Comment on page
Behind any excellent dashboard is a robust data model. For public dashboards, there are specific dataset (and data connection) best practices that are different from internal operational dashboards.
If the underlying data is on the Open Data Portal, link your dashboard up to that data pipeline to ensure both remain synced and to simplify the data pipeline.
Power BI tip: In PowerBI, when connecting to an API, be sure to adjust the limit to bring in all rows (adding ?$limit=999999999999 to the end of the CSV link).
- Double click on "source" step and "Ignore all quoted line breaks"
- For geographic datasets, do not bring in the multipolygon field. Specify only certain columns by: https://data.sfgov.org/resource/d2ef-idww.csv?$limit=99999999999999999&$select=specimen_collection_date,area_type,id,acs_population,new_confirmed_cases,last_updated_at
Screenshot in Power BI showing the data source settings. Ensure you add a limit statement to the end of an API to get all rows, and ignore quoted line breaks.
If you are a CCSF employee DataSF can help with this, along with your department’s privacy or compliance office. You should assume that once you publish the dashboard, users can access all the underlying data tables in your public dashboard. If that is a problem, the data needs to be aggregated to the appropriate observation level before being linked into the dashboard.
Just as the data visuals for the public need to be clear, simple, and accessible, the underlying data model should mirror this.
If there are complicated data pipelines feeding into your dashboard, aim to have those combined and cleaned upstream from the dashboard itself. This ensures that no complicated logic exists solely in Power BI or Tableau and is inaccessible to other analysts or curious journalists.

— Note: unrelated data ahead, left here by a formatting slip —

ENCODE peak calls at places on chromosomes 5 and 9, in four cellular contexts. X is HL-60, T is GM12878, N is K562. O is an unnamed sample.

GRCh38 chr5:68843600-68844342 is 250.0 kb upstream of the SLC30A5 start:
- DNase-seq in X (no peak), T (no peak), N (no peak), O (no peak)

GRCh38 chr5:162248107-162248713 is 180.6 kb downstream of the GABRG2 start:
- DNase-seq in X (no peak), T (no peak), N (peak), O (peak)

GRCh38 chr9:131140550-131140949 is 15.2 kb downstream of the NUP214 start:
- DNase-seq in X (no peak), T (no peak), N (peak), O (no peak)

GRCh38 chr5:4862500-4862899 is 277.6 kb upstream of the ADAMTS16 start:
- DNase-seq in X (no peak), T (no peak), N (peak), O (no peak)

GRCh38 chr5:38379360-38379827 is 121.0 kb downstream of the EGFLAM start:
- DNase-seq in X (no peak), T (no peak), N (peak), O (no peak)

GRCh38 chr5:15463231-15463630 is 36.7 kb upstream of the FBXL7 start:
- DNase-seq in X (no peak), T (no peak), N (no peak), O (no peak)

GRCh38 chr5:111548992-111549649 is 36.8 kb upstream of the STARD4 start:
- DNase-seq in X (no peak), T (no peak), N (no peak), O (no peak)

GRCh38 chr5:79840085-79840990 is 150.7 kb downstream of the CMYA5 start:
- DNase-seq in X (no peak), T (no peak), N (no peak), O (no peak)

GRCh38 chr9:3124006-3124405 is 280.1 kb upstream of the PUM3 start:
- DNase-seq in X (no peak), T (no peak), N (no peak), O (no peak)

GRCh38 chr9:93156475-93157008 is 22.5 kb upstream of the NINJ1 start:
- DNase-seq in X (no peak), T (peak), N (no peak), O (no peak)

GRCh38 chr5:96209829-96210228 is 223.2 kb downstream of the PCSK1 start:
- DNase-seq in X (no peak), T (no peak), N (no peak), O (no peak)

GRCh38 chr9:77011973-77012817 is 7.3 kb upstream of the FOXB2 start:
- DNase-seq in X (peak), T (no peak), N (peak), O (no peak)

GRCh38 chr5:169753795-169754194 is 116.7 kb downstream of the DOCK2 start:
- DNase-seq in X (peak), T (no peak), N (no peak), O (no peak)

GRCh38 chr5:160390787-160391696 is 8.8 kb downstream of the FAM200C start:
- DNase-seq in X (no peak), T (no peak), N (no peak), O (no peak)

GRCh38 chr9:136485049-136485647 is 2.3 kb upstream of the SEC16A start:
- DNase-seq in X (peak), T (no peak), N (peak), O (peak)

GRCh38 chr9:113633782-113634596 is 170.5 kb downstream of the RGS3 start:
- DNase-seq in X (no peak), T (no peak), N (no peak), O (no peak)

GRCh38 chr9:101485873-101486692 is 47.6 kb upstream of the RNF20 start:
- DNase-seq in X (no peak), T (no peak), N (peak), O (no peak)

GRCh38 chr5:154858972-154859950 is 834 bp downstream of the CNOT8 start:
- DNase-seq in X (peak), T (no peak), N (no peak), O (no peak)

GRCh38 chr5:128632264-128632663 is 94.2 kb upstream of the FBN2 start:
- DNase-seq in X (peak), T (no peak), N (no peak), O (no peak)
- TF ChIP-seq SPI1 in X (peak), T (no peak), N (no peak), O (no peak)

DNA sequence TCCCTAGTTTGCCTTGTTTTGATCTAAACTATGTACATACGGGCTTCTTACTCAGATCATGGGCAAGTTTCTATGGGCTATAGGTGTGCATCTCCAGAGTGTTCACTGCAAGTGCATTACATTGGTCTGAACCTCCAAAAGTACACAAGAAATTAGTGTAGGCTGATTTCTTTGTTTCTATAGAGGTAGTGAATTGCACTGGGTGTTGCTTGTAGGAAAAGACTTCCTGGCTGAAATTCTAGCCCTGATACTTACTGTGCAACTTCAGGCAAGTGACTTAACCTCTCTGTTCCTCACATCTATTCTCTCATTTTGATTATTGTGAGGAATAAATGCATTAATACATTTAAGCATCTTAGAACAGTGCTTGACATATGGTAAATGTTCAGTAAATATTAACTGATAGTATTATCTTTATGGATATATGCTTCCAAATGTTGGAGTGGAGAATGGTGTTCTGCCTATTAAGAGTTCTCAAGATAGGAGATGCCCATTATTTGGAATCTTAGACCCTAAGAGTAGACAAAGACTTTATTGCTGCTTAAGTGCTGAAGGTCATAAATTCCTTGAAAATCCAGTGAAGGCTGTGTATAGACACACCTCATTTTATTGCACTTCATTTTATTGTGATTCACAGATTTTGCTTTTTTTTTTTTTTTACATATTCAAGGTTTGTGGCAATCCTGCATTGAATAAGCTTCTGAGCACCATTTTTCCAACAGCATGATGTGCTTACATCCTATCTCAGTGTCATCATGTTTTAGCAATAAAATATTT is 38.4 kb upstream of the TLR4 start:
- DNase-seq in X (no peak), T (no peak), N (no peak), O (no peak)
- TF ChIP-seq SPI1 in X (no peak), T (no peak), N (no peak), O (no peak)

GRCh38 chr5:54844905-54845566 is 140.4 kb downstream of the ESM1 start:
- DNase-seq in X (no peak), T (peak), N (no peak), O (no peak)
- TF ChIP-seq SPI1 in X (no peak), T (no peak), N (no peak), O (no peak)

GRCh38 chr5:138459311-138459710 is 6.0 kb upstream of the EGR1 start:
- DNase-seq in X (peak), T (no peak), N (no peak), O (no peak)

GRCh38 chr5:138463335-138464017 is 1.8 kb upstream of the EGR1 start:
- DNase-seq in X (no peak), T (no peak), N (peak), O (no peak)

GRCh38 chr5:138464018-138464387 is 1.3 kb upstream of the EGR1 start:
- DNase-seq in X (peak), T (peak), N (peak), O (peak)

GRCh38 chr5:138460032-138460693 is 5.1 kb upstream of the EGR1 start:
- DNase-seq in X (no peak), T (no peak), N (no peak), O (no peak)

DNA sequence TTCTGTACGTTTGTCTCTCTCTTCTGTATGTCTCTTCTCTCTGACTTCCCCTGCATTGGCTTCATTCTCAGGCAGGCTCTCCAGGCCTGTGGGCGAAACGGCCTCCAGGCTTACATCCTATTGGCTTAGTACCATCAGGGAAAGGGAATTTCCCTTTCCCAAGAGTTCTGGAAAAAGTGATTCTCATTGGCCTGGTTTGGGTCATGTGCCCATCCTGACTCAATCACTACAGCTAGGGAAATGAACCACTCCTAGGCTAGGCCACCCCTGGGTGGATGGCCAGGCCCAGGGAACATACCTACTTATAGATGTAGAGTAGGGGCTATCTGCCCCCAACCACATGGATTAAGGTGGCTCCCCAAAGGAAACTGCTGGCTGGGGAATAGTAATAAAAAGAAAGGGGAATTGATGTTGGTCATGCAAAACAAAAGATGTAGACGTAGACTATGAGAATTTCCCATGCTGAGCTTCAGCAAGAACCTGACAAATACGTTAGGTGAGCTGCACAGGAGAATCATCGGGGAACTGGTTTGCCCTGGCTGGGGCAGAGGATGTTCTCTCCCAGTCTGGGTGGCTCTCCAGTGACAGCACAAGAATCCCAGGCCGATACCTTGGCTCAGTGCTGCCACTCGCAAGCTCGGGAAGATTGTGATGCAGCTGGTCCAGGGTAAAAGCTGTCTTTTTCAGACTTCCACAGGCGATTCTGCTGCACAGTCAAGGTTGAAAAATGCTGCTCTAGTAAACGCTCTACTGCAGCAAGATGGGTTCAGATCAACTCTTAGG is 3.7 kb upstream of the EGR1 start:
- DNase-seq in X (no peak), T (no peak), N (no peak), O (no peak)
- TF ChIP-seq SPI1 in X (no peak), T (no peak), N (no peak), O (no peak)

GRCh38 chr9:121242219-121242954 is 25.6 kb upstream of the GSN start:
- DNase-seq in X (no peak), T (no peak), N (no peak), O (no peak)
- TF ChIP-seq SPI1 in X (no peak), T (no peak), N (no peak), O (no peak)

Documentation should be is accessible to the entire team maintaining public dashboards. This is critical for the sustainability and resiliency of your dashboards. Create the documentation in whatever tool your whole team has access to and is convenient (this could be Sharepoint Word/Visio/Excel, MIRO, Trello, Asana, etc.).
The documentation should contain vital information on each dashboard, specifically, enough information that someone else on the team could use the information to de-bug a problem and re-publish. This includes:
- Data source information (including all the datasets within the dashboard, links to that data, contact information who owns the source data, time it updates, any special notes).
- Access/audience (confirm the approved audience level for each)
- Location of dashboards (with links to the online reports, datasets, and, if applicable, the desktop files).
- Any step-by-step guidance someone would need to troubleshoot an issue (that isn’t familiar with the dashboard).
- This documentation should include, or link to, any other resources your team may use (like templates, standard work, checklists, etc).
Maintain a separate public workspace to contain all public dashboards. This is good for documentation and resiliency (if anything goes down, your whole team will know where to go), and for web performance. Ensure that workspace is not a premium workspace. Read more in DataSF's Publish to Web Tip Sheet.
If you have multiple dashboards/reports that need to connect to one data source (or group of data sources), leverage Power BI’s dataset capability. This will save you many headaches when troubleshooting, updating, or correcting data. Read more about Power BI datasets: